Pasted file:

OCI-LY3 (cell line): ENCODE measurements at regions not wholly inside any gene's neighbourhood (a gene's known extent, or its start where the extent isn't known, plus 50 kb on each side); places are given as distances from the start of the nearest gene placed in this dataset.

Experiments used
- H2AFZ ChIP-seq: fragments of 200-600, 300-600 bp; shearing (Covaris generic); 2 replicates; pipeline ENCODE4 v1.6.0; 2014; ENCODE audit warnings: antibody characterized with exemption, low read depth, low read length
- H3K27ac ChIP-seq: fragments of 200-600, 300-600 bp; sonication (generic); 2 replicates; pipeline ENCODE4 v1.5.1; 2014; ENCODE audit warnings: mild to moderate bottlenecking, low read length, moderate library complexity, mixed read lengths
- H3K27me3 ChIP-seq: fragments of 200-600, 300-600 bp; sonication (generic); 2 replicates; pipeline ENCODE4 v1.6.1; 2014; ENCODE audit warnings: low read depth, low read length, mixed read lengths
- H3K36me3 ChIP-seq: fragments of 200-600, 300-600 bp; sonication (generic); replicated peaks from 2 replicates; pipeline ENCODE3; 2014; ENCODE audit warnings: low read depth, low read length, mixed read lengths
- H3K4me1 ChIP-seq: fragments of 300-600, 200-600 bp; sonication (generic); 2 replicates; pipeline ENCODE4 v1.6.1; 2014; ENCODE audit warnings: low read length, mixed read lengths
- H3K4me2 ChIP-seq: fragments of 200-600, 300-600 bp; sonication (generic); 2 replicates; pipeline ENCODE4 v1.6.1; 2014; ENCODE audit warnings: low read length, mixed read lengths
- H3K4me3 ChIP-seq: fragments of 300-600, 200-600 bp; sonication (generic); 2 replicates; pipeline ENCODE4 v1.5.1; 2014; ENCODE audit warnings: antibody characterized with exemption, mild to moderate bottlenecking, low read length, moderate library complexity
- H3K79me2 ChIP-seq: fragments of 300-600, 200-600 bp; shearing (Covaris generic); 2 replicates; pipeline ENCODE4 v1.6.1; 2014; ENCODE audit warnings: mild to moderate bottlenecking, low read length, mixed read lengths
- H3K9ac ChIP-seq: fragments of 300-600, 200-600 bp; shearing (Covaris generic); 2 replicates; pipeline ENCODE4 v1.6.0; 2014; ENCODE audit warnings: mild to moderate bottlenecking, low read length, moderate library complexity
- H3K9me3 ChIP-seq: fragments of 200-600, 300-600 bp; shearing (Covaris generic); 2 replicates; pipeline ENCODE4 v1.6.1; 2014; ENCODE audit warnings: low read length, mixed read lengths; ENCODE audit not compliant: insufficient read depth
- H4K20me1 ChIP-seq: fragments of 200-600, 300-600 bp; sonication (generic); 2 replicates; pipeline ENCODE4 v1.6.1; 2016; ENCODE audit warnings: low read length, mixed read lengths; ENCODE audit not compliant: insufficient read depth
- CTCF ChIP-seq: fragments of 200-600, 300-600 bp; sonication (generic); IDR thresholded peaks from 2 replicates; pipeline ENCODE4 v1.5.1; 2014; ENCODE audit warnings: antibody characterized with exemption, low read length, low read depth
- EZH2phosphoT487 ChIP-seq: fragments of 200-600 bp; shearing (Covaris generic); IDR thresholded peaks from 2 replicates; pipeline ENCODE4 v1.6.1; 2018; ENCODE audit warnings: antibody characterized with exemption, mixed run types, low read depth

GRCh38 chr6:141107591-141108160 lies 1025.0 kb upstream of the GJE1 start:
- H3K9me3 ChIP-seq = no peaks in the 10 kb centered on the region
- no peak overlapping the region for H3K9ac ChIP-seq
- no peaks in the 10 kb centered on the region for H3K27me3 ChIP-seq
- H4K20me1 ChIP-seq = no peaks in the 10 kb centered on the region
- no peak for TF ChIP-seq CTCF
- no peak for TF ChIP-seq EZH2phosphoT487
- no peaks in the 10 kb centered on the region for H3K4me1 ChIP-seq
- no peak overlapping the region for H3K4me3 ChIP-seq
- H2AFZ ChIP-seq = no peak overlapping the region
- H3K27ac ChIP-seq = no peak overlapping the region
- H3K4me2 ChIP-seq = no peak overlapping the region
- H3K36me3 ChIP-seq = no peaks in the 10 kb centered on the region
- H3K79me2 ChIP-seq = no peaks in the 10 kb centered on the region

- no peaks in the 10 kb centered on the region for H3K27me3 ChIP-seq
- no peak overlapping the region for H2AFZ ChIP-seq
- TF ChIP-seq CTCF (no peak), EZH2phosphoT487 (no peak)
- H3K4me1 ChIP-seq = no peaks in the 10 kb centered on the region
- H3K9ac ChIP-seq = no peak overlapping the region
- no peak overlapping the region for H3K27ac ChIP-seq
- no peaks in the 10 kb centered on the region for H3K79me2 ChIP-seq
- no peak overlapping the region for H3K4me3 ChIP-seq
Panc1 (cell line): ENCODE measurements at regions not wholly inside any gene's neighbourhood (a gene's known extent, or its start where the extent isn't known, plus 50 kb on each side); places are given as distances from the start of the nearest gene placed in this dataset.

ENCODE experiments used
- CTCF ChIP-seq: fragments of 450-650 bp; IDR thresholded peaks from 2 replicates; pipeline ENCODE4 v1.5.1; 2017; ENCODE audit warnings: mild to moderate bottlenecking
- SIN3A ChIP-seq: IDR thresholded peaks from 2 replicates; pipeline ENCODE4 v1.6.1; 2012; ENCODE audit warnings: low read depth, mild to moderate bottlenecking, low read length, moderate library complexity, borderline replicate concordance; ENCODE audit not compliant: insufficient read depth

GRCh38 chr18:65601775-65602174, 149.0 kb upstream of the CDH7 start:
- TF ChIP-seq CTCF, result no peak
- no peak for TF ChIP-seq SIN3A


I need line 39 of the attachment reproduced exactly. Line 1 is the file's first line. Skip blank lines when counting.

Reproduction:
ENCODE experiments used